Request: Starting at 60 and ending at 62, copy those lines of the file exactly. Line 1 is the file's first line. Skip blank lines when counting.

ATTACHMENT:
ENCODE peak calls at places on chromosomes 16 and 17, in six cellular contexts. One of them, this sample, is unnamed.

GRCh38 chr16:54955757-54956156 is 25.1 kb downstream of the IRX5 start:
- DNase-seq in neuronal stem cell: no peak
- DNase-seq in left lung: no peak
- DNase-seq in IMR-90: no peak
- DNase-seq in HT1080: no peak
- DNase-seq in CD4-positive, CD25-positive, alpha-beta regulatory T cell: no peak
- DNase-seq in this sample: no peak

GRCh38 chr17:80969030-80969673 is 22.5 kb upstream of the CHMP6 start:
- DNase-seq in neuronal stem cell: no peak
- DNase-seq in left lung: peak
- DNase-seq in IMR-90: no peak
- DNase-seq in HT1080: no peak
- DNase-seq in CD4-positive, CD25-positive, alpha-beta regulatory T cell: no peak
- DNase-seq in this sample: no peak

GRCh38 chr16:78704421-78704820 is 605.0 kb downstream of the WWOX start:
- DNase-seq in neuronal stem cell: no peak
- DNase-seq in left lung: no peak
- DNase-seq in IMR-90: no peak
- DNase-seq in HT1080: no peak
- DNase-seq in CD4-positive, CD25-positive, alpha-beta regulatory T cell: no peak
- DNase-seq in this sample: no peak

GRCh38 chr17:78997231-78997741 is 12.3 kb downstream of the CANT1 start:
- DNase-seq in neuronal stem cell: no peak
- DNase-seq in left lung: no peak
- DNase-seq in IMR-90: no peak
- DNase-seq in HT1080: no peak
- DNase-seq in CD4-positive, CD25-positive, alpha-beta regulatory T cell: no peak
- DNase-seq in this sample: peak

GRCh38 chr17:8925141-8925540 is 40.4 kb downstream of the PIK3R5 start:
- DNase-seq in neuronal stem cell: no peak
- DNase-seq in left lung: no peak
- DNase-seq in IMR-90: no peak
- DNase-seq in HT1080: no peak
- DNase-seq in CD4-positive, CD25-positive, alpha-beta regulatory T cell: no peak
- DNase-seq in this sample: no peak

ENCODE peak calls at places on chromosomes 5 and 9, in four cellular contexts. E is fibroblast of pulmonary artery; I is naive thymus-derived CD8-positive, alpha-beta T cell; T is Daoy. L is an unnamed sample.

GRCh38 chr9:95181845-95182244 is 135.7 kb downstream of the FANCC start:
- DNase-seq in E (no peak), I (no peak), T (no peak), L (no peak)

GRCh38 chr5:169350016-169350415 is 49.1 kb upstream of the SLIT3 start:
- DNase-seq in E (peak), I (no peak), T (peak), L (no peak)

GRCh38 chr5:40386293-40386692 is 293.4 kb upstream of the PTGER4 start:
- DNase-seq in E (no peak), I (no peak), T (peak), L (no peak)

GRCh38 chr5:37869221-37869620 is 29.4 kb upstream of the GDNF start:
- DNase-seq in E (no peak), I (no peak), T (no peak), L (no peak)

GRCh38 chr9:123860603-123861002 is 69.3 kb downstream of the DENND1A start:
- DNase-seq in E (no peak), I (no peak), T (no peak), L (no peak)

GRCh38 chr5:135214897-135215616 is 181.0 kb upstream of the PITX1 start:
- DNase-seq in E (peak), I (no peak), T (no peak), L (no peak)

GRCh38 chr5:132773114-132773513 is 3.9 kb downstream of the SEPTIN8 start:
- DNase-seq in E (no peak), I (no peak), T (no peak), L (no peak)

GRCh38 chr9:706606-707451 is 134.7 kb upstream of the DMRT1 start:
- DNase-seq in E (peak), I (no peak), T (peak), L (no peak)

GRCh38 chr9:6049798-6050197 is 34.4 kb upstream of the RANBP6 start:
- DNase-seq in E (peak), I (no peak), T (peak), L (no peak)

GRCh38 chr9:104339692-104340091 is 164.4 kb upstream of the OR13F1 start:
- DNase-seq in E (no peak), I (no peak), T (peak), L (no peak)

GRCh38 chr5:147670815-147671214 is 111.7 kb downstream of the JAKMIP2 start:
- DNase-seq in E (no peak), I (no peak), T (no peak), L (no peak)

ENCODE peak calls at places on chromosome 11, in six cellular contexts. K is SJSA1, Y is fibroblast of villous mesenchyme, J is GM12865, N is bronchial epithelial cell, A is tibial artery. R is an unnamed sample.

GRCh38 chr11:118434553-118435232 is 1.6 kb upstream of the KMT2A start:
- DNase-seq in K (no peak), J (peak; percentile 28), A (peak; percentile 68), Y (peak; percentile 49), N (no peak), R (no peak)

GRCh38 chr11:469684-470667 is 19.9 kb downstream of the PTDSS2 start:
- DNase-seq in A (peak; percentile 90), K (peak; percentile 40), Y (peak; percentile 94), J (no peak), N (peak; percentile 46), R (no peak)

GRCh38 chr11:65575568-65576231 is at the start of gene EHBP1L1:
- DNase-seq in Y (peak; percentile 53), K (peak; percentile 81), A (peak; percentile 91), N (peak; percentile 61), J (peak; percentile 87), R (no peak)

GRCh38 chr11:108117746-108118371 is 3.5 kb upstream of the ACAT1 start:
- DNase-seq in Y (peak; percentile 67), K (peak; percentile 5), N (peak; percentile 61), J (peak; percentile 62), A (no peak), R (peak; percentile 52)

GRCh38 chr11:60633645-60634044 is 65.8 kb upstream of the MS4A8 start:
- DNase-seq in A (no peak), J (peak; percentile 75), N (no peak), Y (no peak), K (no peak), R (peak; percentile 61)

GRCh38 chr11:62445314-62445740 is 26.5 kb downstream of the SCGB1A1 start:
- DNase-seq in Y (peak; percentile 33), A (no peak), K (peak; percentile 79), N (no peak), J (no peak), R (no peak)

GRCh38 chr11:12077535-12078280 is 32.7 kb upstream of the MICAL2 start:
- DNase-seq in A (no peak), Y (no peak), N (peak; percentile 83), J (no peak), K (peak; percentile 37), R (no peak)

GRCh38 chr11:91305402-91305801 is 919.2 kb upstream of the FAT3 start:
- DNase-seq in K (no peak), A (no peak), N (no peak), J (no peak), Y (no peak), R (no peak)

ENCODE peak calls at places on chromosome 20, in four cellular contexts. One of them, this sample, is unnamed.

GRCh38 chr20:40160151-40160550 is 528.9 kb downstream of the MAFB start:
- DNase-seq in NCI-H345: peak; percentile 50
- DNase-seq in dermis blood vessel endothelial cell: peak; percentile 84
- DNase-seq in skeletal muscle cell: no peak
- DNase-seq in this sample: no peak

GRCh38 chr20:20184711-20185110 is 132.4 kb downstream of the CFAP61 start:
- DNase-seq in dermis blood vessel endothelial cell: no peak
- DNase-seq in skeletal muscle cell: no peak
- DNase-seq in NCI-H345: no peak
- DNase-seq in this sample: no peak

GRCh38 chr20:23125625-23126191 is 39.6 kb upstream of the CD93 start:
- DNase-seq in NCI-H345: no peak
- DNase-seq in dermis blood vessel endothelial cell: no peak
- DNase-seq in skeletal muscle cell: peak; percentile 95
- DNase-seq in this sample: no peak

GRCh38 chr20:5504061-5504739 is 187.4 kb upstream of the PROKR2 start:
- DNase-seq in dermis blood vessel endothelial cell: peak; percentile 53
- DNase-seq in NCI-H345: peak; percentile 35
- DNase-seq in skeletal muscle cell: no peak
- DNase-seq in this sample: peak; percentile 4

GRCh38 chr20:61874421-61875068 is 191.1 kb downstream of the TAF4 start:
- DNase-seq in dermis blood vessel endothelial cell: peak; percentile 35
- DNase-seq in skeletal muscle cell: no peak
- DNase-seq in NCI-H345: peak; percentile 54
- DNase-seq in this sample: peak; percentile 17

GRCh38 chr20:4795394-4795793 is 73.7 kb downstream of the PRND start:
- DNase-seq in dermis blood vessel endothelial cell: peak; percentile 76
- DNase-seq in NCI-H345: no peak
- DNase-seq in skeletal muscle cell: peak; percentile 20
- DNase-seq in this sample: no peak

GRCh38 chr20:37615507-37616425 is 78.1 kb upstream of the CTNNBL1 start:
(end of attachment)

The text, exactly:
ENCODE peak calls at places on chromosome 11, in six cellular contexts. K is SJSA1, Y is fibroblast of villous mesenchyme, J is GM12865, N is bronchial epithelial cell, A is tibial artery. R is an unnamed sample.

GRCh38 chr11:118434553-118435232 is 1.6 kb upstream of the KMT2A start:
- DNase-seq in K (no peak), J (peak; percentile 28), A (peak; percentile 68), Y (peak; percentile 49), N (no peak), R (no peak)